CARLA J Easton is a singer, songwriter and musician. Her songs are the kind of pop that float along a neon river, soft and warm with a crunchy edge, but as she’s quick to point out, “pop can be political”. For Carla, who at her 30th birthday party was called “nationalist scum” by a distant relative (someone you imagine doesn’t get invited to many family gatherings) political views have come to transcend her personal and public personas.

“I didn’t used to speak publicly about my political views,” she says. “I’ve spent my adult life in DIY bands, working to incredibly fine margins, so you don’t want to alienate anyone. When Teen Canteen were together we did a few National Collective events, but we didn’t really promote our involvement too much.

“Politics has always been part of my lyrics, but I want listeners to find their own meaning. I started getting political at the last General Election. Enough was enough. I don’t want to be didactic, but I have to use whatever platform I have to try to show people that empathy isn’t dead.”

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Being a musician is a dream for so many. For Carla, it began when she borrowed (and never returned) her older brother’s The Vaselines CD. “I heard Frances McKee sing in a Scottish accent and it gave me this liberating feeling that, ‘I can do that, I can be a singer in a band’.”

Whoever you want be, whatever you want to do in life and wherever you want to go, a role model acts as a tether to your dreams. The absence of female role models from public life can act as a barrier to many young women and girls realising their dreams.

At 16, Carla somehow managed to convince her parents to allow her to go to T in the Park. Onstage, she saw The Polyphonic Spree, one of the most psychedelic and symphonic acts of the early 2000s. Seeing so many women on stage cemented the idea that this was where Carla wanted to be.

To some extent, Carla has achieved her dream. She is a musician, she has a stage and a loyal fan base – but the reality of life in music isn’t always what Carla thought it would be.

She says: “I’ve been in meetings with managers who only want to talk about what you’ll be wearing – that doesn’t happen with guys. I’ve heard of girl bands not getting signed because the record label told them they didn’t want to deal with all the ‘maternity shit’. This is the reality of being a woman in music and probably other walks of life, too.”

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But what of those whose dreams lie somewhere else, like politics for example? You can look to Finland where prime minister Sanna Marin and her government are leading the way for women in politics. Germany’s chancellor Angela Merkel is, and has been for sometime, one of the most powerful people in the world.

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At home, Nicola Sturgeon remains one of the most inspiring world leaders and an example to young women across the country.

However, the fact MSPs Aileen Campbell and Gail Ross are standing down at the next Holyrood election because their job isn’t accordant with family life shows we’re beyond the point where we need to make politics more compatible with real life. In the Yes movement, Women for Independence has, since it was formed in 2012, been a leader in helping women to organise in their communities in pursuit of a fairer society in Scotland.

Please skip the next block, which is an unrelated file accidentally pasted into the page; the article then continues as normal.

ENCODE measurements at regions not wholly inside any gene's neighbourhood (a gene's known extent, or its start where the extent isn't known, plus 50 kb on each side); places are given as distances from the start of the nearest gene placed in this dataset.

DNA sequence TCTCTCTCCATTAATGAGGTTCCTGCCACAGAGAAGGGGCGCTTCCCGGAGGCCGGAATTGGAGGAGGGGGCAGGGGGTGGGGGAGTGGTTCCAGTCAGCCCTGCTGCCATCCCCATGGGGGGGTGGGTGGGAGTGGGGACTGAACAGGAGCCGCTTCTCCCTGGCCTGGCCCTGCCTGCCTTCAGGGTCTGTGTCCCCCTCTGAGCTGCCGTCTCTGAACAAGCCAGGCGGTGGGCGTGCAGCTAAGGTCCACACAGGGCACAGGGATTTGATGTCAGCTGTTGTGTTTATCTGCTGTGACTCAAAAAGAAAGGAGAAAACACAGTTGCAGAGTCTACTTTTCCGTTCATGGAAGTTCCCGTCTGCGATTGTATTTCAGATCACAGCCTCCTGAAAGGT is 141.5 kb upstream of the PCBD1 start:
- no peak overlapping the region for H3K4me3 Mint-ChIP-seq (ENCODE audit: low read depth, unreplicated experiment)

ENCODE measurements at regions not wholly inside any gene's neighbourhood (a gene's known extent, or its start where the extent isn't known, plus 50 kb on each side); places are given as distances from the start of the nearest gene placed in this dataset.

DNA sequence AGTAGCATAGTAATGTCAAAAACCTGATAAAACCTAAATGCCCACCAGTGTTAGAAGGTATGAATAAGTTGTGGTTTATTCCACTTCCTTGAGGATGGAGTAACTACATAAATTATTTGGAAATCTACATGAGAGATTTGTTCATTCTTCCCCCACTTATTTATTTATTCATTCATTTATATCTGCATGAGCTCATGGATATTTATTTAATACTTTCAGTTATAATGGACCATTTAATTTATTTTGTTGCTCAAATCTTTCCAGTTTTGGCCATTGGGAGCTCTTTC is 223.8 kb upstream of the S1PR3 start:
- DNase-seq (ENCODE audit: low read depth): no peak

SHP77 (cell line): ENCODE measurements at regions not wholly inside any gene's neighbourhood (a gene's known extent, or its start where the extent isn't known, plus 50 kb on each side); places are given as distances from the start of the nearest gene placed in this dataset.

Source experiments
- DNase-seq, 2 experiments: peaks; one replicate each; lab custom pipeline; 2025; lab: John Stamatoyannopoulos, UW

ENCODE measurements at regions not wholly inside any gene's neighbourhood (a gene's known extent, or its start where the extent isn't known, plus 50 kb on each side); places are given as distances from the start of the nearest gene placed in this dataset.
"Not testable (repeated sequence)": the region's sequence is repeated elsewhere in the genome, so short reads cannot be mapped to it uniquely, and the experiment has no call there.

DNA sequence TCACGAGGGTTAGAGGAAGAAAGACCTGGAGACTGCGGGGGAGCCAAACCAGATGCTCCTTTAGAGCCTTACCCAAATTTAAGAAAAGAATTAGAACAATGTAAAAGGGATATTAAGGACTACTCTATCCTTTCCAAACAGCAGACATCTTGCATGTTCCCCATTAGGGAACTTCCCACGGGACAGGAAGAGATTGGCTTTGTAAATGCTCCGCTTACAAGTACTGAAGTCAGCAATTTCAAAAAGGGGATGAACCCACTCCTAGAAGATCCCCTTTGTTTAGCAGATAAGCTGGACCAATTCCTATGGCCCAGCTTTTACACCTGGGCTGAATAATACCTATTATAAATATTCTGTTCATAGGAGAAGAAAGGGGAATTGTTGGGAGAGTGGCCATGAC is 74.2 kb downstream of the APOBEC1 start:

Their support, training and activism for like-minded women throughout Scotland, and internationally, helps create community role models to inspire those around them.

The National: Swedish climate activist Greta Thunberg in Davos, Switzerland

Wherever we find role models, one person’s name comes up time and again. Carla says: “My eight-year-old niece is obsessed with Greta Thunberg. She’s got this yellow rain jacket she calls her ‘Greta coat’ and knows everything about climate change. She talks about mindfulness, recycling and the importance of downtime … hearing the way young people speak, I have so much hope for the future.”

Thunberg may be a role model to youngsters across the world, but while many of us see hope in the next generation, we must look at our own and ask if we’re doing enough to create the world we want to live in. Social media means we all now have a platform, and it’s important we use this to spread a message of hope for a better future, particularly in these unprecedented times.

For this to achieve anything, all voices need to be heard and changes need to be made to create an even platform for the future. In 2014 we had a chance to make Scotland a better place. We didn’t. We achieved so much, but ultimately failed.

Carla says: “The views of society and public opinion are so different between Scotland and the rest of the UK. What’s keeping us together?”

We missed the opportunity for discussions about the country we want to be and what has been sacrificed to get a position of choice.

She added: “I was on a residency in Canada and I tried to explain the situation in Scotland to someone. The way I see it is that there’s no point having a political voice in Scotland, cause our vote doesn’t count for shit. Either there is some drastic reform, which isn’t going to happen, or we get independence. Women died and suffered for my right to vote. Now we don’t even have democracy.”

In Carla’s song Dreamers On The Run, she sings “We know we’ll never make it/cause the way that we’re feeling is caught up in dreaming/we burned every bridge that we made.”

Maybe now is the time to stop dreaming, build bridges, have conversations and do something to make a better country.